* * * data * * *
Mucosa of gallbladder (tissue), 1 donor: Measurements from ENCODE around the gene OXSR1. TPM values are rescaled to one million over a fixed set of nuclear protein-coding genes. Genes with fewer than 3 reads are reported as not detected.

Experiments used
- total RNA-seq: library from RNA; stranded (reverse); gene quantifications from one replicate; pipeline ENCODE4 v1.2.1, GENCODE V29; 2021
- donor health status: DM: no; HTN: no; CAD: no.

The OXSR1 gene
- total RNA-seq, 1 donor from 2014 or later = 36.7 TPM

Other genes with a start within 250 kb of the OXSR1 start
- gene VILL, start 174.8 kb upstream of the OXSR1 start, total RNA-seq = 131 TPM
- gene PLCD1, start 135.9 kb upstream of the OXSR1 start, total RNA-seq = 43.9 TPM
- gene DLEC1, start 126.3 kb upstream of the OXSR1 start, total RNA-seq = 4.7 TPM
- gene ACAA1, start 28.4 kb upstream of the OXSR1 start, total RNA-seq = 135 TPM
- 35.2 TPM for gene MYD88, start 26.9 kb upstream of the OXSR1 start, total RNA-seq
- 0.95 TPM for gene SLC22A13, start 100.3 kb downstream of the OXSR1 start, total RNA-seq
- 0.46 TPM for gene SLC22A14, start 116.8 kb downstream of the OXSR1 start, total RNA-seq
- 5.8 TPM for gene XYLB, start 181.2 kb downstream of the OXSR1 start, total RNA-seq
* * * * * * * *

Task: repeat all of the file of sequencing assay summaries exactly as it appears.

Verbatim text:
Mucosa of gallbladder (tissue), 1 donor: Measurements from ENCODE around the gene OXSR1. TPM values are rescaled to one million over a fixed set of nuclear protein-coding genes. Genes with fewer than 3 reads are reported as not detected.

Experiments used
- total RNA-seq: library from RNA; stranded (reverse); gene quantifications from one replicate; pipeline ENCODE4 v1.2.1, GENCODE V29; 2021
- donor health status: DM: no; HTN: no; CAD: no.

The OXSR1 gene
- total RNA-seq, 1 donor from 2014 or later = 36.7 TPM

Other genes with a start within 250 kb of the OXSR1 start
- gene VILL, start 174.8 kb upstream of the OXSR1 start, total RNA-seq = 131 TPM
- gene PLCD1, start 135.9 kb upstream of the OXSR1 start, total RNA-seq = 43.9 TPM
- gene DLEC1, start 126.3 kb upstream of the OXSR1 start, total RNA-seq = 4.7 TPM
- gene ACAA1, start 28.4 kb upstream of the OXSR1 start, total RNA-seq = 135 TPM
- 35.2 TPM for gene MYD88, start 26.9 kb upstream of the OXSR1 start, total RNA-seq
- 0.95 TPM for gene SLC22A13, start 100.3 kb downstream of the OXSR1 start, total RNA-seq
- 0.46 TPM for gene SLC22A14, start 116.8 kb downstream of the OXSR1 start, total RNA-seq
- 5.8 TPM for gene XYLB, start 181.2 kb downstream of the OXSR1 start, total RNA-seq